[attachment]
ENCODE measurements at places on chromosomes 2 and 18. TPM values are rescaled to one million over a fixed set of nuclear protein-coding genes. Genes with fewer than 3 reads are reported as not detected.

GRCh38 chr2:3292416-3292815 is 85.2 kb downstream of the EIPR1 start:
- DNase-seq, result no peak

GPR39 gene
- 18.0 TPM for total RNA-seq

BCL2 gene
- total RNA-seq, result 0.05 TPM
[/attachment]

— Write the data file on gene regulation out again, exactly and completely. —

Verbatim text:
ENCODE measurements at places on chromosomes 2 and 18. TPM values are rescaled to one million over a fixed set of nuclear protein-coding genes. Genes with fewer than 3 reads are reported as not detected.

GRCh38 chr2:3292416-3292815 is 85.2 kb downstream of the EIPR1 start:
- DNase-seq, result no peak

GPR39 gene
- 18.0 TPM for total RNA-seq

BCL2 gene
- total RNA-seq, result 0.05 TPM